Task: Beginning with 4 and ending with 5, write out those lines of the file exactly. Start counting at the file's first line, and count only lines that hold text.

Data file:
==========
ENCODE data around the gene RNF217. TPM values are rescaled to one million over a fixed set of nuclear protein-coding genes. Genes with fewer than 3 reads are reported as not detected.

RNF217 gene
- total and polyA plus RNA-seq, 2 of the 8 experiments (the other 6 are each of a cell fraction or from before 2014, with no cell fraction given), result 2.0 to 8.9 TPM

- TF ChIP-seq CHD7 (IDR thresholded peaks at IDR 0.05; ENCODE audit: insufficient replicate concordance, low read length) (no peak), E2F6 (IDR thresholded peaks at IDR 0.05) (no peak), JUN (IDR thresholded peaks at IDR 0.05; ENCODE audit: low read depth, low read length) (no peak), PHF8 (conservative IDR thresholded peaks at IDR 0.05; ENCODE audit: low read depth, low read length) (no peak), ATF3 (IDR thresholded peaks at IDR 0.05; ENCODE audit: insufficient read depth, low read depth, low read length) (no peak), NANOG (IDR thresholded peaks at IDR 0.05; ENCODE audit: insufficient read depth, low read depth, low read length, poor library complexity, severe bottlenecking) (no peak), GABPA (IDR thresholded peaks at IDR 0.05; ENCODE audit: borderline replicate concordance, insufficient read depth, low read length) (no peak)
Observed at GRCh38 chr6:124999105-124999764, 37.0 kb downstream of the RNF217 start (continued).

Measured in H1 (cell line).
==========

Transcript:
- TF ChIP-seq CHD7 (IDR thresholded peaks at IDR 0.05; ENCODE audit: insufficient replicate concordance, low read length) (no peak), E2F6 (IDR thresholded peaks at IDR 0.05) (no peak), JUN (IDR thresholded peaks at IDR 0.05; ENCODE audit: low read depth, low read length) (no peak), PHF8 (conservative IDR thresholded peaks at IDR 0.05; ENCODE audit: low read depth, low read length) (no peak), ATF3 (IDR thresholded peaks at IDR 0.05; ENCODE audit: insufficient read depth, low read depth, low read length) (no peak), NANOG (IDR thresholded peaks at IDR 0.05; ENCODE audit: insufficient read depth, low read depth, low read length, poor library complexity, severe bottlenecking) (no peak), GABPA (IDR thresholded peaks at IDR 0.05; ENCODE audit: borderline replicate concordance, insufficient read depth, low read length) (no peak)
Observed at GRCh38 chr6:124999105-124999764, 37.0 kb downstream of the RNF217 start (continued).